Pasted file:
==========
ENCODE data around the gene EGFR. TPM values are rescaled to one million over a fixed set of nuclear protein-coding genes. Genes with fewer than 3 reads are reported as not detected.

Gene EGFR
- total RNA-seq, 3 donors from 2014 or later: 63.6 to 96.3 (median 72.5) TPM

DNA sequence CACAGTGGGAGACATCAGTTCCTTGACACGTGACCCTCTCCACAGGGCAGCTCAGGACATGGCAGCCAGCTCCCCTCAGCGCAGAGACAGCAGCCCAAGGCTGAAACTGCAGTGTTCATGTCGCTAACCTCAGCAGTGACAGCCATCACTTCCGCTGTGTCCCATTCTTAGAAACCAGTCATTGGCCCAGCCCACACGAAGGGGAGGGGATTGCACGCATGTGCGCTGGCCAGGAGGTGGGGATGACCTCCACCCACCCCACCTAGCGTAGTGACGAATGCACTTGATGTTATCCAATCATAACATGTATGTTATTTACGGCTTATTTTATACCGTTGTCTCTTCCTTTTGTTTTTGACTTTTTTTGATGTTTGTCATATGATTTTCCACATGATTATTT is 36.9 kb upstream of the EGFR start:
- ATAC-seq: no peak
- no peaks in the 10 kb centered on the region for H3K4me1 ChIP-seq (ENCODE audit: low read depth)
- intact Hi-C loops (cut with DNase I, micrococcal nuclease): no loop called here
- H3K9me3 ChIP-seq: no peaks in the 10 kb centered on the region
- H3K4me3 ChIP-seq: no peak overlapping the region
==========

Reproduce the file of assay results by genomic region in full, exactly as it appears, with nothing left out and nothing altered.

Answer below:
ENCODE data around the gene EGFR. TPM values are rescaled to one million over a fixed set of nuclear protein-coding genes. Genes with fewer than 3 reads are reported as not detected.

Gene EGFR
- total RNA-seq, 3 donors from 2014 or later: 63.6 to 96.3 (median 72.5) TPM

DNA sequence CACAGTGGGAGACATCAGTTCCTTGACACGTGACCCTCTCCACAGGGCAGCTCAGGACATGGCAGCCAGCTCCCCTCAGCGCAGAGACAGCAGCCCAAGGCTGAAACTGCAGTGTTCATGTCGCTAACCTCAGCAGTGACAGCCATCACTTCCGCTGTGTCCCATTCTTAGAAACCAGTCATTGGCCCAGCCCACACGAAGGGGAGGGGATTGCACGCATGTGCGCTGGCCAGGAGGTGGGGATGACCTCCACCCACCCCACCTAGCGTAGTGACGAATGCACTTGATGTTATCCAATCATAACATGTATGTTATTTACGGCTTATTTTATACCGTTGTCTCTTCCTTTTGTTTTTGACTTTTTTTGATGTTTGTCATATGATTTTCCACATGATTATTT is 36.9 kb upstream of the EGFR start:
- ATAC-seq: no peak
- no peaks in the 10 kb centered on the region for H3K4me1 ChIP-seq (ENCODE audit: low read depth)
- intact Hi-C loops (cut with DNase I, micrococcal nuclease): no loop called here
- H3K9me3 ChIP-seq: no peaks in the 10 kb centered on the region
- H3K4me3 ChIP-seq: no peak overlapping the region